Therefore, we would greet each wine we tasted without having preconceived opinions, especially based on vintages. There's a sage quote in the wine business, even if it contains one of those generalizing phrases: "A great winegrower can make a great wine even in a bad vintage." Good, but what is a good wine, and what is a bad wine to the person who first said this. Is a good wine one which is powerful and ripe? Does it have to age well? Is it a dark red wine, or a thick white wine? Is that what makes them good? How about the bad wine? Is a light wine bad? Is a simple wine bad? Is a wine meant to be consumed in its youth bad?
For us, it mainly came down to pleasure and honesty. Does the wine give us joy? Did it do it without manipulation, tampering or additives? Like a classic virtuoso musician who can make you feel the passion beneath the music, or the blues musician who can make you feel the grit and pain behind it, we were making our selections by asking questions like "How much soul does this wine have?" and "Would I want to drink an entire bottle of this?" Those questions led to us turning down many wines that our peers were flocking to and fighting over. Big, fat, powerful wines built like Humvees on Atkins diets. The more those wines tasted like some caricatured, homogenous Pamela Anderson ideal that gets 100 points, the more we were looking for ones that were distinct and interesting, delicious and quirky. Wines we could fall in love with, instead of lust for then be exhausted of by the end of the first glass.
Here's a generalization for ya: In general the "good vintages" are hot and dry and make powerful wines with elevated alcohol contents and thick textures. The "bad vintages" are lighter and less fruity, less lush but more distinct, sometimes to a fault, sometimes to great elegance. Our favorites have become the vintages in between, where the balance of a typical vintage gives the wine a chance to show it's character and soul (if it has one). For mass production wines, a typical vintage means the wine will taste "fine" or "okay". For wines made by artisans, a typical vintage is like a perfect canvas on which a masterpiece can be uncovered.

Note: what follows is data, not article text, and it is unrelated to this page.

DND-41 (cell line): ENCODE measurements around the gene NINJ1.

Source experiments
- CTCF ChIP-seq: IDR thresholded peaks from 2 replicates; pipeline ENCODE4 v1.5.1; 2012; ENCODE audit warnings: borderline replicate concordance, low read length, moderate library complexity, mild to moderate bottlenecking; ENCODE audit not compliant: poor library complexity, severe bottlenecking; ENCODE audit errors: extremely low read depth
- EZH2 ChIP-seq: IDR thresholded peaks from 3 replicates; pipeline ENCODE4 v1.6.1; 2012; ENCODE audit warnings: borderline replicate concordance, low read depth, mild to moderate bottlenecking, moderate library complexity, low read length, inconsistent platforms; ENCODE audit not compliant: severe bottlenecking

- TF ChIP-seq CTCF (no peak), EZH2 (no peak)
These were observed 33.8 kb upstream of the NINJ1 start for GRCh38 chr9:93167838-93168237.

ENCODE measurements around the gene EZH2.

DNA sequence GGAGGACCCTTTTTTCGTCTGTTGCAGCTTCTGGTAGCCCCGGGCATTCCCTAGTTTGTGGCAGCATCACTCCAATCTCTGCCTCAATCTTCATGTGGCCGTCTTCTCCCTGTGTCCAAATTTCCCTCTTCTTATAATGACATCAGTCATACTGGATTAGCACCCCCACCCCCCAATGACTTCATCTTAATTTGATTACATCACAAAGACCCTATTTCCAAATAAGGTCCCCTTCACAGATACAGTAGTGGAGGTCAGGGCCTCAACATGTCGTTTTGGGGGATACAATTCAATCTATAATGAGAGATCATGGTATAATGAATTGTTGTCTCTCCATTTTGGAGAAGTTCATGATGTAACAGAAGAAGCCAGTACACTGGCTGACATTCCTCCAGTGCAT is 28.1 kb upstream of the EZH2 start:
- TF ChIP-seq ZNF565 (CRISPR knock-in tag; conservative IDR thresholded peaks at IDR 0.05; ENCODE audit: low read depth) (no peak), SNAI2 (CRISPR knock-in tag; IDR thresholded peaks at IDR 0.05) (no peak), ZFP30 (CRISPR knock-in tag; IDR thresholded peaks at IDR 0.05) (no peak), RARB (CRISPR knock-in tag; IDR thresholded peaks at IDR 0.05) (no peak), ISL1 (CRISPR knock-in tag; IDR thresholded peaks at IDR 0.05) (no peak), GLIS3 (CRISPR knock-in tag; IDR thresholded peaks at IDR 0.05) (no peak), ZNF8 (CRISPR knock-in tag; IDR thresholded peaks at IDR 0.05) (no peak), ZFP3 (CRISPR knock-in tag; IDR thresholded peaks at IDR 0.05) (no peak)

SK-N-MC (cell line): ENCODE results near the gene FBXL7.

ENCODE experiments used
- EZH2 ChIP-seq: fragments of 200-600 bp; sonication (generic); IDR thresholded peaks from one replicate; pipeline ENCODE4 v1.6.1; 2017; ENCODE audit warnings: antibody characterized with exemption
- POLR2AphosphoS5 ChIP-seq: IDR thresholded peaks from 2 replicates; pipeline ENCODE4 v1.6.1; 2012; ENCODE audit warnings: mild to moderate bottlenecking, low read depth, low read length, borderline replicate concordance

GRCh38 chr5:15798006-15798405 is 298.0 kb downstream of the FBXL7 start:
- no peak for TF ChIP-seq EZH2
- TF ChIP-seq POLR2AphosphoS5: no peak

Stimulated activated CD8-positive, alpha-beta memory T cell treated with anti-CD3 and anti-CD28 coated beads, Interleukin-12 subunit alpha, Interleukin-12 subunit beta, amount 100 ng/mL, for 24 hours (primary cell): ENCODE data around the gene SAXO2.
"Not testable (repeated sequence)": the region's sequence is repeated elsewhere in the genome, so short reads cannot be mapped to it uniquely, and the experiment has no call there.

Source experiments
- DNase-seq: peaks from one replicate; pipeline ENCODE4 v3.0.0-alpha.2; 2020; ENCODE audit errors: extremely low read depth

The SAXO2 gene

We've gotten so comfortable tasting wines from all types of vintages and selecting them on their own merits that the vintage has become merely a way to identify one wine from its predecessor and successor, not its defining characteristic. Somebody asked me today for a vintage chart at the store, and for a moment I was confused. My first thought was "Why would you need one of those? We've tasted all of the wines in here, and they're all delicious in their own way. We're not hiding anything from you." But reality quickly kicked in. "This isn't someone who gets what we're doing yet, a new customer. They need some advice, and they're coming to us after becoming accustomed to a vintage prejudiced environment that [Joe and Jane] perpetuated." It was an opportunity to teach, an opportunity to break someone free from tidy groupings, and an opportunity to develop trust and hopefully a relationship with a new customer. They bought a Bordeaux from 2002, a supposedly bad vintage, and I clearly explained that to them. I extolled the doubtful couple on its virtues and charms. They'll drink it soon and pay close attention to it. Probably more than they would if it was from a more lauded vintage. I'm confident that they will come back and let me know how much they enjoyed it, they almost always do. Having a paradigm shift like this often endears them to us, and it's one of the most rewarding parts of doing what we do; building regular customers and being more than just Joe Retailer. - Grand Poobah Wine Swami